For four years now I've been posting on (or around) November 25th about St. Catherine's Day--the day that celebrates the patron saint of archivists, couture house workers, and single women over 25. In years past I've gathered my friends, donned silly hats, and toasted to history, fashion, and life without husbands.
But this year, I haven't been feeling it. Since the election I've been more in the mood to wear a black veil than my 90s Blossom hat. I realize though that going into full Victorian mourning would only play into the conservative taunts that liberals are just being "dramatic" about Donald Trump's election. "Liberal Idiot Now Only Wears Black Crepe" the Breitbart headline would read.
Which is to say that all of this melancholy has got me thinking differently about Saint Catherine this year. Her legend tells the story of an educated woman from a privileged background who spoke out against persecution and injustice. For those of us who grieve the results of the election but have the privilege to possibly sail through the next four years mostly unscathed, we need to resist the lure of that comfort.
Of all the things Cathy is a patron saint of, the ones that resonate with me the most is her patronage of archivists and educators, couture house and millinery workers, and single women over the age of 25. So this year, rather than writing goofy prayers to a (most likely) fictional saint, I'm going to make some Catherinesq post-election pledges.
As a museum professional: I pledge to be inclusive in my collecting and seek out opportunities to tell stories about people who are underrepresented in museums. I pledge to remember that I do not preserve objects for their own sake but for the benefit of the people of the community. I pledge to not only tell the happy, triumphant stories of history but also the ones that are painful and difficult. I also pledge to not always be the storyteller, to step back and amplify other voices, and allow those voices to educate me.
As a person who loves fashion: I pledge to care about those to make my clothing, and the environmental impact of clothing manufacturing. I pledge to buy fair trade, to buy from companies that pay their workers a living wage, and support local businesses whenever possible. I also pledge to buy less, to care for the clothing I already have, and dispose of unwanted clothing as conscientiously as possible.
As a single woman who has the gift of free time and disposable income: I pledge to seek out concrete actions and activities that I can do, to sign up and show up, to push myself, and to also take time to recharge. I pledge to increase the annual amount that I give the charitable causes. I also pledge to be conscious of self-congratulation about any of my actions, thinking not in terms of "enough" but always seeking to do more.
Life as the textile expert at a regional history museum
Friday, November 25, 2016
Wednesday, November 2, 2016
In a few short weeks MOHAI is opening a major exhibition about food culture in Seattle called Edible City. Even though food is the focus, there will also be clothes-- including some chef's jackets and dresses worn to a famous Seattle restaurant. For various reasons, we wanted a couple of the mannequins to not be the usual ones we had in stock. So I was tasked with finding some new mannequins.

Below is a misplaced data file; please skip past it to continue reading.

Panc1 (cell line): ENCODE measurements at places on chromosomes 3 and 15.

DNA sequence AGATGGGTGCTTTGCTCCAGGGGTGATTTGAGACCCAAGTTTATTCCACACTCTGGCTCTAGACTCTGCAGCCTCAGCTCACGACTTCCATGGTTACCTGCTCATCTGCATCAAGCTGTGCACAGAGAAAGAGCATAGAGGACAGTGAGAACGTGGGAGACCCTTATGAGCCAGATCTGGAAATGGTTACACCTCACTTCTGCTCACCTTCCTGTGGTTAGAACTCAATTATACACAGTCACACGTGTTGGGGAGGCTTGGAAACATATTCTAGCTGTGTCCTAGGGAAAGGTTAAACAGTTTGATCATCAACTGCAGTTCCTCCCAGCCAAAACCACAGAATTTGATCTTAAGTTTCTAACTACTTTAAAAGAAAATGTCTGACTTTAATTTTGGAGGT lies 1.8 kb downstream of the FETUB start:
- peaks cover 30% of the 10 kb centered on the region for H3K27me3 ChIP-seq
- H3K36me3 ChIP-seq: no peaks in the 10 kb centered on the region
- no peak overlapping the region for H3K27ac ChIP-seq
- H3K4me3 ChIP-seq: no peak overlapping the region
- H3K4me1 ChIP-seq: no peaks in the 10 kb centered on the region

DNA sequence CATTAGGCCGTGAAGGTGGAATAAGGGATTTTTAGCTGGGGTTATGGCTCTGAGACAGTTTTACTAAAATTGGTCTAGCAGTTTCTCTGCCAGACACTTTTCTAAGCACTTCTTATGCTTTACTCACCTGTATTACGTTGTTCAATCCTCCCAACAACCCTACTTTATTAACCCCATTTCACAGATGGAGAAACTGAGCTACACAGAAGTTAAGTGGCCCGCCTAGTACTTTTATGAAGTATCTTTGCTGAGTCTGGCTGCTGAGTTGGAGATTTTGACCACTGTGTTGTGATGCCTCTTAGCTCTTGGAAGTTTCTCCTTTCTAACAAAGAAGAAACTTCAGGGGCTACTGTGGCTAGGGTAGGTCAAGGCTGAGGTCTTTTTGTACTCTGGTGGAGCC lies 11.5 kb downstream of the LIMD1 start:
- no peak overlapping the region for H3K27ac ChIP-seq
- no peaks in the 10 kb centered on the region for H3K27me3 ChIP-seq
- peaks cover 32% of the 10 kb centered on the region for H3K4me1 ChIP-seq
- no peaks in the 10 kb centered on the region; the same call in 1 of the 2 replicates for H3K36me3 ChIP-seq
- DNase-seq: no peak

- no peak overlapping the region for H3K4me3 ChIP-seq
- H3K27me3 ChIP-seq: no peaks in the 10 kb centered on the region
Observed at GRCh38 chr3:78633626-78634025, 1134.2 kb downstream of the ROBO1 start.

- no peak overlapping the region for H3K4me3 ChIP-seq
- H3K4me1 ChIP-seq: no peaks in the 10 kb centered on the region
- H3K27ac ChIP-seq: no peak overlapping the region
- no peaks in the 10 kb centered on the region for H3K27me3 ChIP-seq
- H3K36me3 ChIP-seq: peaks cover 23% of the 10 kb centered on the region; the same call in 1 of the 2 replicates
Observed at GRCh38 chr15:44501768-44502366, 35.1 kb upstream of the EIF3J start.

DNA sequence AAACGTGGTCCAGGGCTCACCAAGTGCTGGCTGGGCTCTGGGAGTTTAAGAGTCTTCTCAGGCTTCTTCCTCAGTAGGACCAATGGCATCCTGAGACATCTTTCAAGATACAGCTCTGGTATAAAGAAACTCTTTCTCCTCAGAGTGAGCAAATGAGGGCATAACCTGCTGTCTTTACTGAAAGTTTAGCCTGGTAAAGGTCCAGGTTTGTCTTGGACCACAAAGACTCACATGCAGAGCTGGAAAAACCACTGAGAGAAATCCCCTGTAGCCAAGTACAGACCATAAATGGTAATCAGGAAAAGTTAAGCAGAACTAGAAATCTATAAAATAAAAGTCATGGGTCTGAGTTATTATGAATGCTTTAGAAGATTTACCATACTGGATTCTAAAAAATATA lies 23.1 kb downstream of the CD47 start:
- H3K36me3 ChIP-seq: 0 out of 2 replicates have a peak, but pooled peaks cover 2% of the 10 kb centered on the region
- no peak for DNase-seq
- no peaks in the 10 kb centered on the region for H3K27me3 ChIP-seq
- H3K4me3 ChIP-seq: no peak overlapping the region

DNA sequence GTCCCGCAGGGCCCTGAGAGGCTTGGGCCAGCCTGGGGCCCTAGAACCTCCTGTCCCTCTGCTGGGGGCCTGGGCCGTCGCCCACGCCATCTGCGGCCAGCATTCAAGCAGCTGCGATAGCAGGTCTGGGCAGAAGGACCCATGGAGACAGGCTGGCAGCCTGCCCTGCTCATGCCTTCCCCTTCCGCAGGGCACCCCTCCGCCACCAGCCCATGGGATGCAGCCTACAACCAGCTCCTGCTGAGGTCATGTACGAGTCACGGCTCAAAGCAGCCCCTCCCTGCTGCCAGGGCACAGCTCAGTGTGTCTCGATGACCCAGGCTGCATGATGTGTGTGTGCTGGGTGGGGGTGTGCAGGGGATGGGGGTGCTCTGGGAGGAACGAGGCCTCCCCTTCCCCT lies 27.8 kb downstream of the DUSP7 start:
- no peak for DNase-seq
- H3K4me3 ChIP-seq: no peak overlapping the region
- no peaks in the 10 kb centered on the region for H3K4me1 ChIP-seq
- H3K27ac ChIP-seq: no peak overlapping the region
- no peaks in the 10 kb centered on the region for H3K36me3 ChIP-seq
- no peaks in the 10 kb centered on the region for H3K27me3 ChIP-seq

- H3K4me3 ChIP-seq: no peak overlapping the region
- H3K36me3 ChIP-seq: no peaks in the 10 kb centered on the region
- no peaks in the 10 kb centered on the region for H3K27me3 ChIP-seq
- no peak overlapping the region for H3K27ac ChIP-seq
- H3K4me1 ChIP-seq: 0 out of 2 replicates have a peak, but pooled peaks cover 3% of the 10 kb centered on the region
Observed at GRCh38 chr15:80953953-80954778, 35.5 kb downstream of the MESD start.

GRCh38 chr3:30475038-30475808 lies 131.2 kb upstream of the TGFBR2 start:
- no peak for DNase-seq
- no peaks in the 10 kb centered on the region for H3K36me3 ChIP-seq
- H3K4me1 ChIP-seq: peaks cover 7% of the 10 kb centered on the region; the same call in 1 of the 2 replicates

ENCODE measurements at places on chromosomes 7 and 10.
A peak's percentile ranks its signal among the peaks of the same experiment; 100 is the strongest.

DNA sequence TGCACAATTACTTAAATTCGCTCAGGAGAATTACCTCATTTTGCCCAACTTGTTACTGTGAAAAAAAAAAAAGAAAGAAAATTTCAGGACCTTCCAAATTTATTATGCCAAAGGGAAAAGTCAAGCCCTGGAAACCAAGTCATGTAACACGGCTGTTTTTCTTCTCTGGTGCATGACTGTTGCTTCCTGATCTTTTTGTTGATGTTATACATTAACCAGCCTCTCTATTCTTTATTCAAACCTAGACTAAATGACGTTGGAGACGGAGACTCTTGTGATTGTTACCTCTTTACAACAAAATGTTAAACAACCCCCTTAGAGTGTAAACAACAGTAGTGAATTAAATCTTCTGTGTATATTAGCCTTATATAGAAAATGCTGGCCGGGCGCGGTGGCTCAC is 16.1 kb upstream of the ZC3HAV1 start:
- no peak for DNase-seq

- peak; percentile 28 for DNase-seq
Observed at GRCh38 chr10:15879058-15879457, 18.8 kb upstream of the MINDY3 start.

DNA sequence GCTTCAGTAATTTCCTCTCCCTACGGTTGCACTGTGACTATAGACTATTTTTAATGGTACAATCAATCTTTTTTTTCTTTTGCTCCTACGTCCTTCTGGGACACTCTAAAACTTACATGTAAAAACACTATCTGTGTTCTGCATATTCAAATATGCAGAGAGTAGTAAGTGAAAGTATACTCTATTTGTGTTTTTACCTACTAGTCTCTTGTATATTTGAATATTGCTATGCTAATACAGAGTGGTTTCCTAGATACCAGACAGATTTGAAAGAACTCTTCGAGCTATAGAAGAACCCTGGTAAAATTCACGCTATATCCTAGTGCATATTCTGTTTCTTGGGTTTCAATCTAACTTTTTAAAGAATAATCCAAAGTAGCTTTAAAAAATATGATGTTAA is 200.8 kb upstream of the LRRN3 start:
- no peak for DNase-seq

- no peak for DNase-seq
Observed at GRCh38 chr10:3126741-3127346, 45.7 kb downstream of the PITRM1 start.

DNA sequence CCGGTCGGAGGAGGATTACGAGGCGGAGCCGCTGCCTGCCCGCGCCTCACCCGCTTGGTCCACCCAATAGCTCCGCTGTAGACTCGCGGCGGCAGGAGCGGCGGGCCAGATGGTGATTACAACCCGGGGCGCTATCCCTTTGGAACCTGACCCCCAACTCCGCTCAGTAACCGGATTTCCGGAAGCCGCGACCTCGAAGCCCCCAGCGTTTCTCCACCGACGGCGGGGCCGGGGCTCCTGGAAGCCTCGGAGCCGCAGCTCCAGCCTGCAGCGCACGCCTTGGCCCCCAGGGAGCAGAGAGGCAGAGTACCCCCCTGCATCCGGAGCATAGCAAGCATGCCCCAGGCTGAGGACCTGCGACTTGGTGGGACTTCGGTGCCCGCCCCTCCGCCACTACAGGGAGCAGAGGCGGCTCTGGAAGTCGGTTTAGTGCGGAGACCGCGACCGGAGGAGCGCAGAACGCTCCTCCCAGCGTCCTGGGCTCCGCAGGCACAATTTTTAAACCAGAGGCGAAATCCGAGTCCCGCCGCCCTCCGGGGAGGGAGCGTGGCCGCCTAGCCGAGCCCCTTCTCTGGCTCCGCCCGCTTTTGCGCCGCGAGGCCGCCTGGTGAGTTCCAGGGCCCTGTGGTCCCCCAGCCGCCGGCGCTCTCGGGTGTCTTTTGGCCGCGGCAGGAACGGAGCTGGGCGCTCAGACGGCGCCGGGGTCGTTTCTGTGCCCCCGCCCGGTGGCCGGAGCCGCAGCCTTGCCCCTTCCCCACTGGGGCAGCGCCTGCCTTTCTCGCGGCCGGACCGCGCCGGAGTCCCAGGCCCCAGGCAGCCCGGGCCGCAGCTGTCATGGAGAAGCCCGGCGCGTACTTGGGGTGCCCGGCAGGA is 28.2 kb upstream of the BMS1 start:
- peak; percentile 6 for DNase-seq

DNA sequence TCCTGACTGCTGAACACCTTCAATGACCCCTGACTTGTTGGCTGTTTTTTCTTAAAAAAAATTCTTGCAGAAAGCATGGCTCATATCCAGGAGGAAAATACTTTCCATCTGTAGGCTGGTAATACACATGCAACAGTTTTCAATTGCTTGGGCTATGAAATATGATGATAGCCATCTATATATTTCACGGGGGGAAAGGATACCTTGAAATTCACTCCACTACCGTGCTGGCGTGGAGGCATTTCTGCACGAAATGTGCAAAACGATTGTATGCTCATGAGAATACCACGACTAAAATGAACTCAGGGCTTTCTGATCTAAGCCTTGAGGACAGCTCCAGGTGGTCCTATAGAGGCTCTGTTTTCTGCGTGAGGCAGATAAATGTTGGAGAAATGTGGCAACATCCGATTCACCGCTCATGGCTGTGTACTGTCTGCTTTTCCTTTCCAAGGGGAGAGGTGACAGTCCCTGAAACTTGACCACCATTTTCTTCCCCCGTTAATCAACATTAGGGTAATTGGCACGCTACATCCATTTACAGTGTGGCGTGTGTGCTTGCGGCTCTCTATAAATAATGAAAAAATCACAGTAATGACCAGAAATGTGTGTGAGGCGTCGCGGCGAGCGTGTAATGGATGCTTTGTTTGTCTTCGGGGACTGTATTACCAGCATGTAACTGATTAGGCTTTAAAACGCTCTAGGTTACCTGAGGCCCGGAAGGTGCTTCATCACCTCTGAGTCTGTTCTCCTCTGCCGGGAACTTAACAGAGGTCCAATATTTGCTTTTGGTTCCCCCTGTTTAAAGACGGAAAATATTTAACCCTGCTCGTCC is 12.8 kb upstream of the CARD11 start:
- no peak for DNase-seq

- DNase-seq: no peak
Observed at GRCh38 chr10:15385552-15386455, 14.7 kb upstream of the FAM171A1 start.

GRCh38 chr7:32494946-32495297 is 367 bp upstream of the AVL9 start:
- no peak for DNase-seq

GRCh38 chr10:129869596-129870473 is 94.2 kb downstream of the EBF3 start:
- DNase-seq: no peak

Since we had a limited budget and limited time, it meant finding something from a retail supply company rather than a custom order from someplace fancy. So I went online to search. And I'm here to tell you that the internet world of mannequins was grimmer and even more upsetting than I expected.
***WARNING: THIS POST CONTAINS INANIMATE OBJECT NUDITY***
I realize that the bar for icky things on the internet is set pretty high, but I still feel like this was a dark little corner I had stumbled upon.
The idea was to get mannequins that were a bit more dynamic and lifelike than our regular ones. So I guess, faces? But if the faces are painted, you sort of need wigs...
Ok, ok, no wigs. Maybe "molded" hair?
Erm. A little better, I guess, but sort of hard to pass her off as a 1930s housewife, right?
Hey, oh actually this molded hair one looks a little better...
Wait...how come all the non-white mannequins are specifically listed as "Ethnic" or "African"?
This...feels a bit racist. I guess it is good that they even sell mannequins that aren't white, but you lose points if the white version of the style is "female mannequin" and the black version is "ethnic female mannequin." And you definitely lose points if all your "African" mannequins are in a separate special category, away from all your "regular" (white or abstract) mannequins.
Oh there was also a site that used "Latin style" as the euphemism for mannequins with larger butts.
Even without the casual/blatant racism, there were lots of weird categories on the sites. Some that I really didn't want to click on...
And some that were a little more intriguing. Like a whole section of "Euro Male" mannequins???
Tell me more!!
And then there was just straight-up nightmare fodder.
Aren't you glad I started blogging again?